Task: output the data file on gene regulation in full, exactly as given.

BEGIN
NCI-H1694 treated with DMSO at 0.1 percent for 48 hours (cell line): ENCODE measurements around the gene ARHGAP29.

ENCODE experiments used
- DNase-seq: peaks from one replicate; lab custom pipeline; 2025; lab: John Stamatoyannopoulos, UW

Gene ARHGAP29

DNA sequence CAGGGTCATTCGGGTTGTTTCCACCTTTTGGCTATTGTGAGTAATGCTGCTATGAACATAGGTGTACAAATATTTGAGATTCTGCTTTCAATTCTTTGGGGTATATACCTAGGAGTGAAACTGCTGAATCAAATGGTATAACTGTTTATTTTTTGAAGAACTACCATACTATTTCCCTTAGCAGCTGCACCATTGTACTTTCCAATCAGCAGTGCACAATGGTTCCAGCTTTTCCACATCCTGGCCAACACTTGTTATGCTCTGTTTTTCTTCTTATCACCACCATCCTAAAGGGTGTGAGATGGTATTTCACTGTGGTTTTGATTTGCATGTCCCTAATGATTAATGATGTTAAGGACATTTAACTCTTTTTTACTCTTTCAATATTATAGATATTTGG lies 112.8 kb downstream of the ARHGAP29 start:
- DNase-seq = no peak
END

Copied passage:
NCI-H1694 treated with DMSO at 0.1 percent for 48 hours (cell line): ENCODE measurements around the gene ARHGAP29.

ENCODE experiments used
- DNase-seq: peaks from one replicate; lab custom pipeline; 2025; lab: John Stamatoyannopoulos, UW

Gene ARHGAP29

DNA sequence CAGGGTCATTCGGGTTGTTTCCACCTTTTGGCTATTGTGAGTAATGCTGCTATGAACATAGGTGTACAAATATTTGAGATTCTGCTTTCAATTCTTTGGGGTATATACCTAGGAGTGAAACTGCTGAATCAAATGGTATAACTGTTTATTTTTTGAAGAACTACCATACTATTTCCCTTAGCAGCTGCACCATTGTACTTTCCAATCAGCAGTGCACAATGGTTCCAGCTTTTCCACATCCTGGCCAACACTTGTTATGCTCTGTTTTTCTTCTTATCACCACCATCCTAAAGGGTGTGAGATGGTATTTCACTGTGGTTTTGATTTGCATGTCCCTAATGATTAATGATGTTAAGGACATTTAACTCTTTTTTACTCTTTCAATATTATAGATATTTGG lies 112.8 kb downstream of the ARHGAP29 start:
- DNase-seq = no peak